And this is just the start. The Dutch are thinking bigger, and they’re exporting their floating-home vision worldwide, betting that the rest of us coastal clingers could use it. Some projects exist already, others are on the drawing board or coming soon. Let’s take a look at a few, from the workaday to the fantastical, and from overseas to right here in the States.

Photo by Roos Aldershoff, courtesy of Marlies Rohmer Architects and Urbanists


A “normal house” on water

The first of its kind, Waterbuurt (above and top) is a planned neighborhood of about 100 (eventually 165) floating houses in Amsterdam’s IJmeer Lake, part of a freshwater reservoir dammed off from the North Sea in the 1930s. Waterbuurt broke ground—er, water—in 2009, and was largely complete by 2014. Connected by jetties, the structures are three-story, 2,960-square-foot houses built of wood, aluminum, and glass.

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Source: DigitalCommons@CalPoly (colorized for clarity)

And the foundations? Floating concrete tubs. Each house is designed to weigh 110 tons and displace 110 tons of water, which—as Archimedes could tell you—causes it to float. (The bottom floor is half submerged.) To prevent rocking in the waves, the house is fastened to two mooring posts—on diagonally opposite corners of the house—driven 20 feet into the lake bed. The posts are telescoping, allowing the house to rise and fall with the water level. Flexible pipes deliver electricity and plumbing.

Because any crack in the foundation tub could cause the house to sink, there can’t be any joints; builders pour the entire basement in one shot—much like the parking garage of the Jade Signature condo complex in Florida. In a facility 30 miles away from the IJmeer Lake site, crews use special buckets that pour 200 gallons per minute to finish all four walls and the floor in a single shift.

Just four months elapse before the entire house is built; then it’s towed by tugboat—30 miles through canals and locks—to the plot. The transportation is a major reason the houses cost about 10 percent more than an average home in Amsterdam, though they’re still aimed at the city’s middle class. The houses were designed by architect Marlies Rohmer, for developer Ontwikkelingscombinatie Waterbuurt West.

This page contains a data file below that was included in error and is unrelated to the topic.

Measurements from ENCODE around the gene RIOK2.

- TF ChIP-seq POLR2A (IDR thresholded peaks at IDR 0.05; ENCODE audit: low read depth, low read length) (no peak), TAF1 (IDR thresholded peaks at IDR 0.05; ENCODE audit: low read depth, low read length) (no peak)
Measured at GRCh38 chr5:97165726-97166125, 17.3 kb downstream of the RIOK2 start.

Once secured to its mooring posts, the structure is formally considered an immovable home, not a house boat. (Although owners have the option of naming their waterborne homes as sea captains do. One couple calls theirs La Scalota Grigia—Italian for “The Grey Box.”)

With high ceilings and straight angles, a house in Waterbuurt “feels like a normal house,” wrote a New York Times reporter who toured one. But some residents say they do feel their home swaying when the wind kicks up.

One other drawback, or at least challenge: Residents have to decide before the house is even built where they’re going to place furniture, because that will affect its balance. The walls are built to varying thickness, depending on the layout submitted. What if you inherit a beloved aunt’s piano after you move in? Or have another child and need to buy a bunkbed? To compensate, homeowners can install balance tanks on the exterior or Styrofoam in the cellar, or carefully move furniture around or even deploy sand bags. A bit of a hassle, but perhaps with an eye on rising sea levels, that’s a risk Amsterdammers are willing to take.